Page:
CC BY-NC-ND 4.0 · Revista Urología Colombiana / Colombian Urology Journal 2021; 30(01): 074-076
DOI: 10.1055/s-0040-1714727
Article of Reflection | Artículo de Reflexión
Rincon del Residente/Resident's Corner

Mirabegron Role in Urolithiasis Management: What you should Know

Rol del mirabegrón en el manejo de la urolitiasis: Lo que usted debe saber
1  Department of Urology, Universidad El Bosque, Bogotá, Colombia
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1  Department of Urology, Universidad El Bosque, Bogotá, Colombia
› Author Affiliations
 

Abstract

The purpose of the present study was to develop a narrative review of the available evidence of mirabegron efficacy in three scenarios: as a medical expulsive therapy; as a medical treatment to increase a successful access to stones before ureteroscopy, and management of double-J stent-related symptoms. Only two original studies have evaluated its use as a medical expulsive therapy, with contradictory results in terms of stone expulsion rate; however, both demonstrated a better pain control in the mirabegron group. One randomized controlled trial (RCT) found a higher successful access to ureteral stones when mirabegron was administered 1 week before the ureteroscopy. And two RCTs demonstrated its efficacy in diminishing discomfort related with double-J stent. There is a promising role for the use of mirabegron in the arsenal of urolithiasis treatment, even as a medical expulsive therapy, before ureteroscopy surgery, to increase the successful access to the stones and after the placement of ureteral catheter to reduce the related symptoms. However, larger-scaled prospective double-blinded RCTs are needed before it can be used with these purposes in the clinical scenario.


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Resumen

El propósito de este trabajo fue desarrollar una revisión narrativa de la literatura describiendo la evidencia disponible sobre la eficacia del mirabegrón en tres escenarios: como terapia médica expulsiva, como tratamiento médico antes de la ureteroscopia para incrementar el acceso exitoso al cálculo, y en el manejo de los síntomas asociados con el uso de catéter doble J. Solo dos estudios originales han evaluado su uso como terapia médica expulsiva, con resultados contradictorios en términos de tasa de expulsión del cálculo; sin embargo, ambos demostraron mejor control del dolor en el grupo de mirabegrón. Un estudio aleatorizado multicéntrico encontró un aumento en el acceso exitoso al cálculo durante la ureteroscopia cuando el mirabegrón era administrado una semana antes del procedimiento. Adicionalmente, dos estudios aleatorizados controlados demostraron eficacia del medicamento para disminuir los síntomas relacionados con el catéter doble J. El uso del mirabegrón como parte del arsenal del tratamiento para urolitiasis tiene un rol prometedor, tanto en la terapia médica expulsiva como antes de la ureteroscopia, para aumentar la posibilidad de acceder exitosamente al cálculo, y en pacientes con catéter doble J, para disminuir los síntomas asociados. Sin embargo, se requiere estudios más grandes, prospectivos, doble ciegos y aleatorizados antes de que podamos utilizarlo con estos fines en un escenario clínico.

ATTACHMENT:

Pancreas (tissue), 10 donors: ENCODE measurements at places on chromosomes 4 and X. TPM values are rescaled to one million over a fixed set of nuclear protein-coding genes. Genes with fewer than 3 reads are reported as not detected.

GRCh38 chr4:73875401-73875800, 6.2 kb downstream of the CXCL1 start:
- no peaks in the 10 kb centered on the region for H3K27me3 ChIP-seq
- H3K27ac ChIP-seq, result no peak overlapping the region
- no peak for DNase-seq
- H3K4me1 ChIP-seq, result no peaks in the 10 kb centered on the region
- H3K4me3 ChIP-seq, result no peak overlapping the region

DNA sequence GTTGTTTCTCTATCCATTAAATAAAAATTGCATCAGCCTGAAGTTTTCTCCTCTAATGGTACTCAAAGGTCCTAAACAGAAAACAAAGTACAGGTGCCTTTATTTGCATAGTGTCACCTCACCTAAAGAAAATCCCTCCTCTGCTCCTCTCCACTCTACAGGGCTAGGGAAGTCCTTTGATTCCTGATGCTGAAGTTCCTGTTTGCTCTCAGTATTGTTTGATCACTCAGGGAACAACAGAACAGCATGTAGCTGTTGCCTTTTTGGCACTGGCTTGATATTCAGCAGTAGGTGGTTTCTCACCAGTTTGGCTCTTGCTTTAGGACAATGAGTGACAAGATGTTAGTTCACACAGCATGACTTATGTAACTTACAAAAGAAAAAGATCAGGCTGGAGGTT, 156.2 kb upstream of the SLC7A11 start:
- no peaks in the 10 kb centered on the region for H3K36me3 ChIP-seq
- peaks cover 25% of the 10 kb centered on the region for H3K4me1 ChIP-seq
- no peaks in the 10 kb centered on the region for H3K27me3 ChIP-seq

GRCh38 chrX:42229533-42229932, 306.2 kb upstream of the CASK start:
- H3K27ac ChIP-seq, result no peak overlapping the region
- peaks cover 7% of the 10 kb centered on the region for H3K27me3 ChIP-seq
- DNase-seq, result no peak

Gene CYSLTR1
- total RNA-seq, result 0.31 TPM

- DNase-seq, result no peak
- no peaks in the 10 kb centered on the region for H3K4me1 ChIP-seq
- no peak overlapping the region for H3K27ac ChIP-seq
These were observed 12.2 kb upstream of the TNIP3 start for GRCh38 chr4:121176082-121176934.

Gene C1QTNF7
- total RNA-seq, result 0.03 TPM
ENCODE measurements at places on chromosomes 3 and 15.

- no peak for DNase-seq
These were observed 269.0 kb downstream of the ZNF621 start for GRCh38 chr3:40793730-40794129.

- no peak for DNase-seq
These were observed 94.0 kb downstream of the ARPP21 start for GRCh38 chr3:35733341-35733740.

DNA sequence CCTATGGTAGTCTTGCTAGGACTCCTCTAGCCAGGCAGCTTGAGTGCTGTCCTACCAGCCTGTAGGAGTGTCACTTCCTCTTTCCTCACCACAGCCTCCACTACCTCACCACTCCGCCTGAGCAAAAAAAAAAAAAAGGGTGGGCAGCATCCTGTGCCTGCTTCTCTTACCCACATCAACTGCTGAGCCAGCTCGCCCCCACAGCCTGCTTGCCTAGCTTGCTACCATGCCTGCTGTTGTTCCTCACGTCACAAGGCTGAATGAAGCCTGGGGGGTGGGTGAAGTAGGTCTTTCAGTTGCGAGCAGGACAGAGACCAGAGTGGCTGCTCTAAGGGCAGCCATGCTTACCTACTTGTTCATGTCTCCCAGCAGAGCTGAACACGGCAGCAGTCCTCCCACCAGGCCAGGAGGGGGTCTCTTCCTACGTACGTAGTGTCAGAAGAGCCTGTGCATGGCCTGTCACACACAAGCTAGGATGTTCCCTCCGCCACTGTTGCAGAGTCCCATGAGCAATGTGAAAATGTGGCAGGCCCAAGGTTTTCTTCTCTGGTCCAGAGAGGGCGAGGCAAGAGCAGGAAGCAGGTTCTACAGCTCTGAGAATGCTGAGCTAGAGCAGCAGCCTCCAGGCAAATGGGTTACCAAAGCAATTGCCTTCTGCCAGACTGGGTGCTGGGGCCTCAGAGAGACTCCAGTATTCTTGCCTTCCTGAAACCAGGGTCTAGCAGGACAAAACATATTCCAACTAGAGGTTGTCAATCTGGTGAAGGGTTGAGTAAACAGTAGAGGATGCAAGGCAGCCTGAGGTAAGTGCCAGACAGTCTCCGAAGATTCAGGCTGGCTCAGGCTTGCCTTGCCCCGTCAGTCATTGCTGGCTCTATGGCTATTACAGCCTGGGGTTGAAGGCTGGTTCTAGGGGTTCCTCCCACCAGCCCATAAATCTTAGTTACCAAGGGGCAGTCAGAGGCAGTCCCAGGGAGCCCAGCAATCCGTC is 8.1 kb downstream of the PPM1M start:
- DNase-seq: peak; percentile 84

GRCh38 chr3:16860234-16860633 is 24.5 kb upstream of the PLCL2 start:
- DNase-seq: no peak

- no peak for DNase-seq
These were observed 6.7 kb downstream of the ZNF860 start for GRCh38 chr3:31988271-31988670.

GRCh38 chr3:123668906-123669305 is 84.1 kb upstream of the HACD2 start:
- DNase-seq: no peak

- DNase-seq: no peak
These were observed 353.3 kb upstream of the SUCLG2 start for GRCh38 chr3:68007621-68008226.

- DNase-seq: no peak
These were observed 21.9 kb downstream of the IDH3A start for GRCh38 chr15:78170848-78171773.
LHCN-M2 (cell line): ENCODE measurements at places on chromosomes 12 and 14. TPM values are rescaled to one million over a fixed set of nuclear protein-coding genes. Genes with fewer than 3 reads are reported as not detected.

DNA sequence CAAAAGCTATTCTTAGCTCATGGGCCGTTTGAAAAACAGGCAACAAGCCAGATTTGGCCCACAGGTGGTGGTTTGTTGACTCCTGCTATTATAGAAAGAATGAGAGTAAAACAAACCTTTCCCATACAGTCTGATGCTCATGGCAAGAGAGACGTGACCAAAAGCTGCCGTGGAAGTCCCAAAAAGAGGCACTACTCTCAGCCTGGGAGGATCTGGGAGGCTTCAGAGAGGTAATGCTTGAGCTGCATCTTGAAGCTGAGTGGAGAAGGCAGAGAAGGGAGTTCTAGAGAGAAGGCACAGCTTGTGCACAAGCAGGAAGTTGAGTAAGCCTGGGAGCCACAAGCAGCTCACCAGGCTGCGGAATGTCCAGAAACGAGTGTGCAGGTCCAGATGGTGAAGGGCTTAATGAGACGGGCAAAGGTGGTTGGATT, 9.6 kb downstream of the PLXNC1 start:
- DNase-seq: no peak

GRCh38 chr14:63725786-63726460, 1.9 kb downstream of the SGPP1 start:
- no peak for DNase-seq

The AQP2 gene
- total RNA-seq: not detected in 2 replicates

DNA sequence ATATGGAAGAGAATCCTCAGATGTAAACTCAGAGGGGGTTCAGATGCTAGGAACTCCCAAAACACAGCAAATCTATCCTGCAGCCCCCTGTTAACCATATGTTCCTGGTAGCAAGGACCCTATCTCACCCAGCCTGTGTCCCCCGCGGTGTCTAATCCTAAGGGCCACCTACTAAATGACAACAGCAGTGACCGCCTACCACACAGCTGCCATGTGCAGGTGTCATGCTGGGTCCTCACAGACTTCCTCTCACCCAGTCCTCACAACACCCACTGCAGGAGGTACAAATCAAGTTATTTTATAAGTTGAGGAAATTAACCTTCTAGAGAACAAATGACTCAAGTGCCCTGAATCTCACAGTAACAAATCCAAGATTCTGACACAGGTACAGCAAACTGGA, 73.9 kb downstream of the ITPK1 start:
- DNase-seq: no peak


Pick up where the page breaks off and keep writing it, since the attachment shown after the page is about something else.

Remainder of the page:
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Introduction

Medical expulsive therapy involves the administration of drugs to obtain higher stone expulsion rates. Tamsulosin is the most used medication with this purpose.[1] Some meta-analyses and randomized controlled trials (RCTs) have confirmed its efficacy.[2] [3] However, others have found contradictory results and the controversy still exists.[4] Consequently, there remains an interest to study other drugs which can achieve the goal. β3-Adrenergic receptor (β3-AR) agonists used for overactive bladder (OAB) like mirabegron have enough evidence.[5] As it promotes relaxation of the smooth muscle of the bladder, it was supposed to have the same effect on the ureter. The purpose of the present article was to describe the available evidence of mirabegron efficacy in three scenarios: as a medical expulsive therapy; as a medical treatment to increase a successful access to stones before ureteroscopy; and management of double-J stent-related symptoms.


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Methods

A search was made in the PubMed, ClinicalKey and ScienceDirect databases, using the following keywords: mirabegron, β-adrenergic receptor, β3 agonist, medical expulsive therapy, urolithiasis, ureteroscopy, ureteral catheter and double-J catheter. All of the original studies published in English were used. Using the recompiled data, a narrative review of the literature was performed.


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Results

Expression of β-adrenergic Receptors in the Ureter

Wanajo et al studied the presence of β-adrenoreceptors in the ureter of porcine segments, proving the existence of β2 and β3-AR in the ureteric smooth muscle, in the urothelium and in the interstitial cells.[6] In 2013, Matsumoto et al confirmed the expression of β1, β2 and β3-AR in the smooth muscle and in the urothelium of the human ureter, including proximal, middle and distal segments. They also demonstrated that its stimulation by β3-agonists decreased ureter muscle contractions in a concentration-dependent manner.[7]

Shen et al compared the expression of β-AR subtypes in human normal and dilated ureters. Their results showed that β3-AR expression were decreased by 53.62% (p < 0.01) in the muscular layer of the lower segment of the dilated ureter, suggesting a possible physiological compensatory mechanism which results in an increased contraction of the ureter to propel urine through the obstructed lumen.[8] Hence, the potential role for mirabegron as a medical expulsive therapy arised.[9]